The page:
- Music likes vary with the person and requires an individual playlist to be most effective.
- The effects of music last for long after the music stops. People with dementia who listen to music for an hour in the morning tend to be more alert and less restless for hours afterwards.
For more information about how the vibration and frequencies in music can aid dementia patients, see alternative therapies Music Therapy.
Positive thinking, humor and gratefulness
These all require making a conscious choice (a thinking skill). Responsive Care Partnering is choosing to respond with a caring, positive behavior instead of simply reacting to whatever is happening. A RPC can choose to see things in a positive way, to see the humor in a situation, to find things to be grateful for. Dementia takes away a person's ability to do this and they end up simply reacting. You will have to initiate, but once started, they can follow your lead. These actions are especially helpful when dealing with negative feelings. Moving from feeling to thinking takes a lot of the pain away.
- Laugh every day. You don't need a reason. The brain responds to "made-up" laughter just as it does real laughter. More: 4/8/16 Roller Coaster blog Using Humor and Laughter
Laughter Yoga (LY) at Senior Center in New York, from Dr. Madan Kataria, courtesy of abc news channel 7.
- Choose to see events in a positive way, to use positive words and look for value in even the negative things that occur, even if it only what you learned NOT to do.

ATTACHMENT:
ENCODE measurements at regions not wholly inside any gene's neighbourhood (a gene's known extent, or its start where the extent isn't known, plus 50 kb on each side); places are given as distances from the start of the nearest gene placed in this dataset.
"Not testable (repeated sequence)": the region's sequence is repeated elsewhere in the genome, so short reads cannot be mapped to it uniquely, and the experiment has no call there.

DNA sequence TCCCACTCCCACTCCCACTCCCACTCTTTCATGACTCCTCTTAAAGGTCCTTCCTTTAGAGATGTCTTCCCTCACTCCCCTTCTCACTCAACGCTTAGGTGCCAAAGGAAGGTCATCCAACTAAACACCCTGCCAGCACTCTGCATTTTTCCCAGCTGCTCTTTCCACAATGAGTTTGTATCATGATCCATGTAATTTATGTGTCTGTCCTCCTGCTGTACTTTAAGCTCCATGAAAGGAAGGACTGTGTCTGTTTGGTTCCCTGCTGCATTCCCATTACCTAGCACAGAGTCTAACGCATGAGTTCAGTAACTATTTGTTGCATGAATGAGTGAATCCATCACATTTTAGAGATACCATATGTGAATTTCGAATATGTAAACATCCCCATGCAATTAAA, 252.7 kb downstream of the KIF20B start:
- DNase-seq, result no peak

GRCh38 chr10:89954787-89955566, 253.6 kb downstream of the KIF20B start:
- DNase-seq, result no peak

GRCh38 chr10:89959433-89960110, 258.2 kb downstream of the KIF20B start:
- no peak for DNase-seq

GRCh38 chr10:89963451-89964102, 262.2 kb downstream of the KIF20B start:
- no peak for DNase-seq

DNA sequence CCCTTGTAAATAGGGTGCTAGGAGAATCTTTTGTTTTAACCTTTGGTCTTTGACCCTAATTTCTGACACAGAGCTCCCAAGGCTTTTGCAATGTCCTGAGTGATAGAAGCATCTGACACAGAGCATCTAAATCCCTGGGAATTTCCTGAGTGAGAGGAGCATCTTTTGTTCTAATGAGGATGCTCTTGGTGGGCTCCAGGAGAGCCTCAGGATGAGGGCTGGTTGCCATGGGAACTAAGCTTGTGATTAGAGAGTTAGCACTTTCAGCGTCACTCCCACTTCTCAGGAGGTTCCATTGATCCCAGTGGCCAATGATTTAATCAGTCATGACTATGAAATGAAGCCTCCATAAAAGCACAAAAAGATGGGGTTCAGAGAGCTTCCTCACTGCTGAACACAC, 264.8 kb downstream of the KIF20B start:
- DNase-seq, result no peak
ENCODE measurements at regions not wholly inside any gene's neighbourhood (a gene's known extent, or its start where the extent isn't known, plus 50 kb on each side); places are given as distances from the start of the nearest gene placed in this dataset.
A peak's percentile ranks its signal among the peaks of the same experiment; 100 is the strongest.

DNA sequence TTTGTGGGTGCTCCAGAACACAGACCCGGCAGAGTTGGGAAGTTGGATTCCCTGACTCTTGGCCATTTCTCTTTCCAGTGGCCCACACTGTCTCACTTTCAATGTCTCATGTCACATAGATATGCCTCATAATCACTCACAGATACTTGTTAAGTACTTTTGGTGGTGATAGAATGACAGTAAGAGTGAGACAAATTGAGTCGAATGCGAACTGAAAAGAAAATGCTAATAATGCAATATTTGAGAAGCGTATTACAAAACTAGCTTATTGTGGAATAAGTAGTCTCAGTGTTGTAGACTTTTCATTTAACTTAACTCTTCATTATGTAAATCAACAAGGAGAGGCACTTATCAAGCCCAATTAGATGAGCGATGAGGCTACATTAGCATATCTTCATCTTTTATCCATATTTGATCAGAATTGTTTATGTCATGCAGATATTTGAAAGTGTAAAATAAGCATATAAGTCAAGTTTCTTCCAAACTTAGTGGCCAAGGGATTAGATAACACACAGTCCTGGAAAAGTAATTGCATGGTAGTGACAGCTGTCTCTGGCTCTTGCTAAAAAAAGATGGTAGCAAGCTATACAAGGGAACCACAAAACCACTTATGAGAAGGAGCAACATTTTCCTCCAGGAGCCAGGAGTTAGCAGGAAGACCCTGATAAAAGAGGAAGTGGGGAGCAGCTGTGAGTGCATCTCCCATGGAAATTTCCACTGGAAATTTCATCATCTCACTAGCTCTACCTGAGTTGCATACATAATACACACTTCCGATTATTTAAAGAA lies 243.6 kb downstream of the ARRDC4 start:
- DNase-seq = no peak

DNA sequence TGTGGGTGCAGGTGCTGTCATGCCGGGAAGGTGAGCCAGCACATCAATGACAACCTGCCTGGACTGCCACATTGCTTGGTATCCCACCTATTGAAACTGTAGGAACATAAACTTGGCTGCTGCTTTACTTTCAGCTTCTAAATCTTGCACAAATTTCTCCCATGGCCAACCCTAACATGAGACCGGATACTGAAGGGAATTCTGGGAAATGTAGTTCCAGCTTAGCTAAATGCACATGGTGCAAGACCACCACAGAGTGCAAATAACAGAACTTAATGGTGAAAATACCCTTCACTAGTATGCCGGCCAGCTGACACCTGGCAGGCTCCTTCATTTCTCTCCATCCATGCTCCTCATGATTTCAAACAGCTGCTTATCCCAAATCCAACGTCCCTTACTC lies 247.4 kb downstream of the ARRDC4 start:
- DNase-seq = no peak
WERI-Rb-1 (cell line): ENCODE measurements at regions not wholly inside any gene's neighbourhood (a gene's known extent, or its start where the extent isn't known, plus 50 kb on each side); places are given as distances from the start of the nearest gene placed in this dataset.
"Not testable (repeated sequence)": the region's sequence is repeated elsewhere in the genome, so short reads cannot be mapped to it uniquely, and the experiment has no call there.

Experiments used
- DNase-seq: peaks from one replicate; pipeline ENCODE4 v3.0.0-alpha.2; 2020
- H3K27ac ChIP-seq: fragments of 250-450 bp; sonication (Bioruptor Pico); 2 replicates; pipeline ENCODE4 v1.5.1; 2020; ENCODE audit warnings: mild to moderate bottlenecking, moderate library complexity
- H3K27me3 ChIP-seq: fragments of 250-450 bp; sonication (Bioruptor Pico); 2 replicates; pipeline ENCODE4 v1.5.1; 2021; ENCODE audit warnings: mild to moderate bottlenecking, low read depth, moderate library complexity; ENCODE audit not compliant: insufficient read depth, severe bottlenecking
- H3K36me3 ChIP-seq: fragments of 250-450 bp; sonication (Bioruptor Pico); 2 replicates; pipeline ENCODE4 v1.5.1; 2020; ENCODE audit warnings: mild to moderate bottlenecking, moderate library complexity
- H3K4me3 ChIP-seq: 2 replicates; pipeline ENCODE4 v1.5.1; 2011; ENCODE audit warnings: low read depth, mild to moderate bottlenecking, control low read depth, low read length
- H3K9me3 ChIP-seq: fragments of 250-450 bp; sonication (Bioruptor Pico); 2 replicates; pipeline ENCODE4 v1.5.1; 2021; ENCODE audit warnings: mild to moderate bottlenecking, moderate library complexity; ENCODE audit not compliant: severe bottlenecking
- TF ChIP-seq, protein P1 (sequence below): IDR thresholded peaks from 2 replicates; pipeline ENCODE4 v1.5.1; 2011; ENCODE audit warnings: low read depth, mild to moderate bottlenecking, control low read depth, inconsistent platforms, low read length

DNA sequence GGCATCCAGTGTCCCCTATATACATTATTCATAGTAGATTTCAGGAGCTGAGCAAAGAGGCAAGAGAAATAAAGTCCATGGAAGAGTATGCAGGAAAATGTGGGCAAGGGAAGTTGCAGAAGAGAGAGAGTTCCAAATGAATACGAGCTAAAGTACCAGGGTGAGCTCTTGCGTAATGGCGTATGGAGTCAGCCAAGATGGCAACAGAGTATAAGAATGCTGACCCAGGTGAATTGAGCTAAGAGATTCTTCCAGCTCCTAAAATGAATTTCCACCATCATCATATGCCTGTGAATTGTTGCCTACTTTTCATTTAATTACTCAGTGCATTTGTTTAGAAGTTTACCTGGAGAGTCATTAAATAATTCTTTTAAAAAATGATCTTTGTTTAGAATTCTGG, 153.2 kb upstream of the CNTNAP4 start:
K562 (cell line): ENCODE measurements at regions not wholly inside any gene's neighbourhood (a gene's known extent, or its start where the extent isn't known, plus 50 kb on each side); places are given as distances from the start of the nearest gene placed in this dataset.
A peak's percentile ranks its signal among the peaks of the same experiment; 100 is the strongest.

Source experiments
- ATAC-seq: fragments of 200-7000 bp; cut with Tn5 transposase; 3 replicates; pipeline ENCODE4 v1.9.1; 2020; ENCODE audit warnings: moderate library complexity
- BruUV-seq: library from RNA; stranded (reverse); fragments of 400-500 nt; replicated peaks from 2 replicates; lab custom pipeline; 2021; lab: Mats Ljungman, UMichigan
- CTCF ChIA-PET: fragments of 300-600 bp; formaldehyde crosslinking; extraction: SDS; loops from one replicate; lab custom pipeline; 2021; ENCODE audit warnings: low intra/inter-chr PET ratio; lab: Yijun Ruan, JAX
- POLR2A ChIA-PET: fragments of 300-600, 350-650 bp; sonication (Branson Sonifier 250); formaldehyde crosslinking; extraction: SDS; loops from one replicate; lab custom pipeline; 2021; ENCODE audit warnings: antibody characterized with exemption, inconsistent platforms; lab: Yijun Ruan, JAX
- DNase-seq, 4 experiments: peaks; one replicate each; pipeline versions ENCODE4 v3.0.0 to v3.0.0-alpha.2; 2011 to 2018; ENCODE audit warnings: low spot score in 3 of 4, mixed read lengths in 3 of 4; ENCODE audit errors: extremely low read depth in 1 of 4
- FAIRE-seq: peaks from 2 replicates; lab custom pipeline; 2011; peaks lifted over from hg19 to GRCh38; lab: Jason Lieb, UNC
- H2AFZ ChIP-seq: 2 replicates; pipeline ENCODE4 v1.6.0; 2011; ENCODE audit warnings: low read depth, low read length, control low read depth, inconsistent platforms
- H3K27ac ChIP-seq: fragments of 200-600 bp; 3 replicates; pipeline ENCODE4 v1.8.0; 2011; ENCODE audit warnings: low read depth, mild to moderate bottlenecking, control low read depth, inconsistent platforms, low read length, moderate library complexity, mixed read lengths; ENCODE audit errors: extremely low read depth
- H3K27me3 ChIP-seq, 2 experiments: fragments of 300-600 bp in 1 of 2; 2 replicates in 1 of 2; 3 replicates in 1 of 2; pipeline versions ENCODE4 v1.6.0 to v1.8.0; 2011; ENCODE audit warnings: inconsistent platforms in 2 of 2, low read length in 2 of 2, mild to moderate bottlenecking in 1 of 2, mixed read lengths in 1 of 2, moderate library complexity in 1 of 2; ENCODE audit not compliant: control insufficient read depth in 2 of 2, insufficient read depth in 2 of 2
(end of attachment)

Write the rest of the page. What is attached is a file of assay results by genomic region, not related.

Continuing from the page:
- Find something to be grateful for every day. As with laughter, the brain doesn't need a reason. It responds to just searching for something to be grateful for.
- More about choice and gratitude: 4/15/16 Roller Coaster blog
Improv Participants with Early Dementia
Improv and Alzheimer's: Helping patients remember, from CBS News. Like most stories, this video is about using improv with Alzheimer's but it is applicable to any dementia, including LBD.
Improvisational theater, or improv, plays out in the here and now, with no memorized lines, no set story line, and no experience required.
Improv is a great tool for a care partner to use with a PlwD's irrational statements or behavior. (See Care Partnering and Improv Acting.) But it can also be used by the PlwD as a fun way to stimulate the mind while being creative and social. The positive effects of such an activity tend to last for hours after the event is over, leading to a happier, more content, less stressed person--with fewer LBD symptoms, including those difficult BPSD ones.
Research shows that people who participate in cognitively stimulating activities and are socially engaged, have a better quality of life, and suffer less depression.
- Say yes. Accept everything at face value.
- Encourage. Add something that moves the action on.
- Go with the flow.
For more information about using improv as an activity:
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The Caregivers Guide to Lewy Body Dementia by award winning authors Helen and James Whitworth is the first book to present a thorough picture of Lewy body dementia in everyday language.
Responsive Dementia Care: Fewer Behaviors, Fewer Drugs provides family and professional caregivers with tools for dealing with difficult dementia-related behaviors.
This trio pack is rounded out with the UPDATED Riding a Rollercoaster With Lewy Body Dementia, the Whitworth's manual for caregivers of LBD patients.